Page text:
Fearing an attack upon Atlanta from another direction, Hood ordered Lee to make his way back to the city during the evening of August 31. When the battle renewed at Jonesboro on September 1, Hardee, severely outnumbered, had no chance to hold-off the bulk of Sherman’s armies. Two days of fighting resulted in 2,000 Confederate dead, wounded, and missing; the Northern forces lost 1,149 men. The defeat at Jonesboro, coupled with the severing of the final rail lines running into the city, left Hood no choice but to abandon Atlanta on the evening of September 1, 1864. He ordered the destruction of over 80 box cars – some loaded with munitions – and five locomotives, which the Confederates could not extricate. The resultant blast leveled nearby buildings, while the noise alarmed civilians for miles in all directions.

The fall of the city weakened Southern morale and increased the resolve among many in the North to continue the war effort. None received this news with greater elation than President Abraham Lincoln. He issued an order of thanks to Sherman and his armies, and called for the nation to observe a day of “Thanksgiving and Prayer” on September 10. Perhaps more than most, Lincoln had occasion for giving thanks, as his reelection hopes, spiraling downward before the capture of Atlanta, met a complete reversal after news of Sherman’s victory spread. Lincoln’s Secretary of the Navy, Gideon Wells, pointedly addressed the political implications from the fall of Atlanta in his diary entry of September 9. “The success of Sherman at Atlanta…has very much discomposed the opposition. They had planned for a great and onward demonstration for their candidate [George B. McClellan] and platform, but our naval and army successes have embarrassed them exceedingly.”[3] Six small words from Sherman, “…Atlanta is ours, and fairly won,” transformed Northern military and political fortunes in 1864.[4]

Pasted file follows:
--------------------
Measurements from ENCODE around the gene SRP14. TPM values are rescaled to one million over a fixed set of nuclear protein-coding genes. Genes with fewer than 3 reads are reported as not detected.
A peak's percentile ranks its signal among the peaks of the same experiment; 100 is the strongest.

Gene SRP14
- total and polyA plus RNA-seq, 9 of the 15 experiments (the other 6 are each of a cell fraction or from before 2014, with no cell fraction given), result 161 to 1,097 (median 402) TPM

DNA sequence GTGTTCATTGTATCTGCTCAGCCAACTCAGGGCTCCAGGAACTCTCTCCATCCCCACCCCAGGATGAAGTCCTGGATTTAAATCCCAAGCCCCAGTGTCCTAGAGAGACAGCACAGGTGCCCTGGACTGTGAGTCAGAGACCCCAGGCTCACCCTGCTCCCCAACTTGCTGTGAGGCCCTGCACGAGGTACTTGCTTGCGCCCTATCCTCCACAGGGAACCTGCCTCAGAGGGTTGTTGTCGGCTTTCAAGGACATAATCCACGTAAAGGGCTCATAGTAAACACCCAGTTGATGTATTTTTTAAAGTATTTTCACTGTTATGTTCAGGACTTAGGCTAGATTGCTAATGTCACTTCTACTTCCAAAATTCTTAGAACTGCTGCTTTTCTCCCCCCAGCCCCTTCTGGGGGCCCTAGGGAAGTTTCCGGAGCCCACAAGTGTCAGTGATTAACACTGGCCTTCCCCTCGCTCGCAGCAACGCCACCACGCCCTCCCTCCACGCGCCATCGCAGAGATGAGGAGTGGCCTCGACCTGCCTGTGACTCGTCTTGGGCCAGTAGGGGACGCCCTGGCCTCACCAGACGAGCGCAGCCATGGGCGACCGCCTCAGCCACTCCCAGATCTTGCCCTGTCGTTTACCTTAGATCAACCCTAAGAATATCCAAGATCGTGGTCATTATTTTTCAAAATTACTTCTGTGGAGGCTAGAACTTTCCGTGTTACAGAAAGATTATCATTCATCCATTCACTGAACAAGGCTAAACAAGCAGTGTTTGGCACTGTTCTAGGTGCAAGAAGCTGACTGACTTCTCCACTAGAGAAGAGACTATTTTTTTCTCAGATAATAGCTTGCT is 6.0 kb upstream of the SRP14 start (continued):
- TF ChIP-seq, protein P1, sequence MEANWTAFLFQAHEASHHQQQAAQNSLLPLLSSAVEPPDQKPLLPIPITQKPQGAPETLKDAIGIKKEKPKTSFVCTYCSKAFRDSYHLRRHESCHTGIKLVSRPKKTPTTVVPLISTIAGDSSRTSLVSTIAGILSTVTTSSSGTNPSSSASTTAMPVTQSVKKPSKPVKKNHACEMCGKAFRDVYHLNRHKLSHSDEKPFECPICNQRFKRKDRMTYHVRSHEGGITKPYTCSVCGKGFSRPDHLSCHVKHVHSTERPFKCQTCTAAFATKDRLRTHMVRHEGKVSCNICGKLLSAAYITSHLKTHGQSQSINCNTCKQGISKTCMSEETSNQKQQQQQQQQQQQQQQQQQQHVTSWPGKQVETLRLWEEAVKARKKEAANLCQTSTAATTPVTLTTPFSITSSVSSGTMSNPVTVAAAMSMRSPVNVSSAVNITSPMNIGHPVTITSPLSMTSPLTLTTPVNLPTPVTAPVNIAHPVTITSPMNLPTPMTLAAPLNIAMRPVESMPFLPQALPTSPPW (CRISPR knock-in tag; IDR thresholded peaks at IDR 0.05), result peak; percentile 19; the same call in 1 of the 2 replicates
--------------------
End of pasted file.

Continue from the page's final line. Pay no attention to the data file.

shafferMichael K. Shaffer is a Civil War historian, author, newspaper columnist, and lecturer. He can be contacted at: www.civilwarhistorian.net.

[1] U.S. War Department, The War of the Rebellion Official Records of the Union and Confederate Armies, reprint 1899 ed. Series I 38, pt. 5 (Harrisburg, PA: National Historical Society, 1971), 1000.

[2] Ibid., 727.

[3] Gideon Wells, Diary of Gideon Wells, Secretary of the Navy under Lincoln and Johnson (1911; repr., Lexington, KY: Filiquarian Publishing, 2011), 2:140.